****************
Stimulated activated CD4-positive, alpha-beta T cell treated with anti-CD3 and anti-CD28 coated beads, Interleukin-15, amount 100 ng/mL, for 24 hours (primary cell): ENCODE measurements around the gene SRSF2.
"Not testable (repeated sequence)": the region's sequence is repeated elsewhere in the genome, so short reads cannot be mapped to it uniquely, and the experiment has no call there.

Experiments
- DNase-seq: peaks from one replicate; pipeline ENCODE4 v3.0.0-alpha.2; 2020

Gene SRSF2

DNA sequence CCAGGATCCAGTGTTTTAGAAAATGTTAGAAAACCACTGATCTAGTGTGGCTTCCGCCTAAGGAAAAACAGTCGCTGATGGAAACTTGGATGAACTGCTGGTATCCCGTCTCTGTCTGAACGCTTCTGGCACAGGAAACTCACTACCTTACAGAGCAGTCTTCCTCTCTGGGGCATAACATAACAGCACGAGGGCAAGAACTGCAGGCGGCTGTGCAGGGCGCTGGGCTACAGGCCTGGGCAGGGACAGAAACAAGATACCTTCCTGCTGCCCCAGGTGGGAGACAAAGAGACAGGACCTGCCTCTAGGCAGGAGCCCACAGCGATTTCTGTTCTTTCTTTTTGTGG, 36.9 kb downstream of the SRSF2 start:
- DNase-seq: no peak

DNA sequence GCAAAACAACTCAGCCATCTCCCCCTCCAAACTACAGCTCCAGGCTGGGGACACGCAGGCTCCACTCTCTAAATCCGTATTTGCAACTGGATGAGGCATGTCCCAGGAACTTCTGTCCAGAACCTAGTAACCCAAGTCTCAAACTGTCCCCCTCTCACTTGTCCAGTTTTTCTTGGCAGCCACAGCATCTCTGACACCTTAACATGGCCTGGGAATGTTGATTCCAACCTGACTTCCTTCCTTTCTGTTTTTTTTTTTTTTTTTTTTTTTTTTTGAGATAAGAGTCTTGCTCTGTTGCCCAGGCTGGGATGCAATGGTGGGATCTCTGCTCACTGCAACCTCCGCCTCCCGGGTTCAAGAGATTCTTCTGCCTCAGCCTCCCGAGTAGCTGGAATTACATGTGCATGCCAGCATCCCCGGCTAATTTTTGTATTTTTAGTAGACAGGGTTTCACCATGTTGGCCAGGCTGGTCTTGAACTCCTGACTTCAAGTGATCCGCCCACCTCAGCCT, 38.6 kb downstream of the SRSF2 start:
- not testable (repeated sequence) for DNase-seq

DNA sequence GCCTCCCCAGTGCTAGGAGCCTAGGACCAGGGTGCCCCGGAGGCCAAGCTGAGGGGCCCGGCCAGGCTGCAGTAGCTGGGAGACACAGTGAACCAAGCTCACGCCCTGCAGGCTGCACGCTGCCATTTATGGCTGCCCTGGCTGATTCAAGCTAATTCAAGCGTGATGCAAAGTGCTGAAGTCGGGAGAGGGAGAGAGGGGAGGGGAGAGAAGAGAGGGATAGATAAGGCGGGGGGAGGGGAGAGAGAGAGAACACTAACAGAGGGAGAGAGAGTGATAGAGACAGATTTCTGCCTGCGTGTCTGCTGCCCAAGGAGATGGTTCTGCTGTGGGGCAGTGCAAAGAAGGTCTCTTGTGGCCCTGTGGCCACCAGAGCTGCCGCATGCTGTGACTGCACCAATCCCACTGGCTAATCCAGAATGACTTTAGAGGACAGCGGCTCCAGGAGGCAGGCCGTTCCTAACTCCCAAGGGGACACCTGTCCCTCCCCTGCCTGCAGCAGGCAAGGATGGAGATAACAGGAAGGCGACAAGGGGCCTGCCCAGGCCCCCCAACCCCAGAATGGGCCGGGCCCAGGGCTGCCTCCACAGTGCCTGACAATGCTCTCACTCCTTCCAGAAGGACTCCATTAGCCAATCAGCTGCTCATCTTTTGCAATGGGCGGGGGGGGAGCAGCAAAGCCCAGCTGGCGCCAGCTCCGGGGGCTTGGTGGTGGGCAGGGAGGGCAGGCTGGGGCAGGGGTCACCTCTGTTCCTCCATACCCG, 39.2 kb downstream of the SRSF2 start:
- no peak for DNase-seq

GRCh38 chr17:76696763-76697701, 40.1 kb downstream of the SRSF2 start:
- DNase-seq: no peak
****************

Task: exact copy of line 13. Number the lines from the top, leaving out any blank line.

- DNase-seq: no peak